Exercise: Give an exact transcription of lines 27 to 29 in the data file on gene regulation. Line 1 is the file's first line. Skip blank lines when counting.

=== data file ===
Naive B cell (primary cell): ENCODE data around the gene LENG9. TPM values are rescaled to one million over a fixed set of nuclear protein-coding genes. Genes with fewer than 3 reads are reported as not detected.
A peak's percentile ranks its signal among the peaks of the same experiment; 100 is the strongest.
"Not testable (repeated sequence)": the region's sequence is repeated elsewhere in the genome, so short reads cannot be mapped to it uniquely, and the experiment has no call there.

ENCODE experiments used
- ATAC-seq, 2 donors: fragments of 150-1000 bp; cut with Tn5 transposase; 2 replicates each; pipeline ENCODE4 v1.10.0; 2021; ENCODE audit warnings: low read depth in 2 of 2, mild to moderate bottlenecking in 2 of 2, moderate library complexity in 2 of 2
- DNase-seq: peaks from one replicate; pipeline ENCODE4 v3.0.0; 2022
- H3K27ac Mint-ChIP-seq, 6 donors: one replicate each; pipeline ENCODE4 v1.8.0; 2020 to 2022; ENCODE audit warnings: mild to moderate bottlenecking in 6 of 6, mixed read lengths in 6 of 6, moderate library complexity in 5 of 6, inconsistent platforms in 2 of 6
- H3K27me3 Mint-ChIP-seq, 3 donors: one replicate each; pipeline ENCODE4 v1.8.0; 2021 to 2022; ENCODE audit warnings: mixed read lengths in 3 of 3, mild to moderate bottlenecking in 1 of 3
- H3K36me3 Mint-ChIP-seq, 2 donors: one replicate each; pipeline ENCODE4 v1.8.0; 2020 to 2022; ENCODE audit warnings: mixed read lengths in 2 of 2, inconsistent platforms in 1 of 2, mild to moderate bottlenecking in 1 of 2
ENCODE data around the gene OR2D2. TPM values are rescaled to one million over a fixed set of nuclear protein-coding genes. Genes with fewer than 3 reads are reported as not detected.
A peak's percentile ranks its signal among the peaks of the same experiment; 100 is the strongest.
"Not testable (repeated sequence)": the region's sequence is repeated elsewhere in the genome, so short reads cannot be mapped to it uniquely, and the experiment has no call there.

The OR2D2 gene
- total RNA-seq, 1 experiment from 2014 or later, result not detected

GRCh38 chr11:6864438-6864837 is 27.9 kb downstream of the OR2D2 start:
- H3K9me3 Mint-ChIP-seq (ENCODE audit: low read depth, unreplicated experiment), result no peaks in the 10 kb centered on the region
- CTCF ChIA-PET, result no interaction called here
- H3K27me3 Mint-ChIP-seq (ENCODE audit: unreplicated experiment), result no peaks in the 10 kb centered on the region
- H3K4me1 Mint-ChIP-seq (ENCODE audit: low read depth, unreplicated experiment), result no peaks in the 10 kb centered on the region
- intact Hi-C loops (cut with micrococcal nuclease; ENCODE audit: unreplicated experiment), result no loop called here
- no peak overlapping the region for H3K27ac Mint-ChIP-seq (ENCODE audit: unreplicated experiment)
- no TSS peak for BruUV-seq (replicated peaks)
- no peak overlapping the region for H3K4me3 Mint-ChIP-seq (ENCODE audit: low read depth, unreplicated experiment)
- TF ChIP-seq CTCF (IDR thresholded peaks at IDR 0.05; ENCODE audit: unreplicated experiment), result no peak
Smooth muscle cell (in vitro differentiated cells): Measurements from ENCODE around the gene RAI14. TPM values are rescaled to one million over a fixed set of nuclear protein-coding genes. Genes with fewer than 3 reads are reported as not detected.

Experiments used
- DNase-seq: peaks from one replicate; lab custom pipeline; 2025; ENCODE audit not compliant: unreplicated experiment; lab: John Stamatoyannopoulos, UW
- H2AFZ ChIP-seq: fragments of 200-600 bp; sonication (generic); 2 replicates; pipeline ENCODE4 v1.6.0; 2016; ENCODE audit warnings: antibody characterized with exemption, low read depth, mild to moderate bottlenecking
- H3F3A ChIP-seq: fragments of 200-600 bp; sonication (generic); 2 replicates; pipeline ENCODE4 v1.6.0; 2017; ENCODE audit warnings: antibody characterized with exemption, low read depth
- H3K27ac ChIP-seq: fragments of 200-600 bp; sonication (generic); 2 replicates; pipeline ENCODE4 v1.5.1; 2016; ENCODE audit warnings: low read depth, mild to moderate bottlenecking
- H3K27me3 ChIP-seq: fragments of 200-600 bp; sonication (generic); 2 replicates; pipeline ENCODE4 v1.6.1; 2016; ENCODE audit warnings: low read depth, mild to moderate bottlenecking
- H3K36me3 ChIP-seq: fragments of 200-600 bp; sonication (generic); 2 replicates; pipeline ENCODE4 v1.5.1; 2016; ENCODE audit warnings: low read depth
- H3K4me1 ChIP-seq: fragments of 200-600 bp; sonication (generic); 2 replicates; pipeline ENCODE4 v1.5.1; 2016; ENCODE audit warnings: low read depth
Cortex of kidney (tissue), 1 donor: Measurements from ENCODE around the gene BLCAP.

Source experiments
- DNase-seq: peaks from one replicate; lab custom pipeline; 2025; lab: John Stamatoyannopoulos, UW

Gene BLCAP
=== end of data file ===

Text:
- DNase-seq: peaks from one replicate; lab custom pipeline; 2025; ENCODE audit not compliant: unreplicated experiment; lab: John Stamatoyannopoulos, UW
- H2AFZ ChIP-seq: fragments of 200-600 bp; sonication (generic); 2 replicates; pipeline ENCODE4 v1.6.0; 2016; ENCODE audit warnings: antibody characterized with exemption, low read depth, mild to moderate bottlenecking
- H3F3A ChIP-seq: fragments of 200-600 bp; sonication (generic); 2 replicates; pipeline ENCODE4 v1.6.0; 2017; ENCODE audit warnings: antibody characterized with exemption, low read depth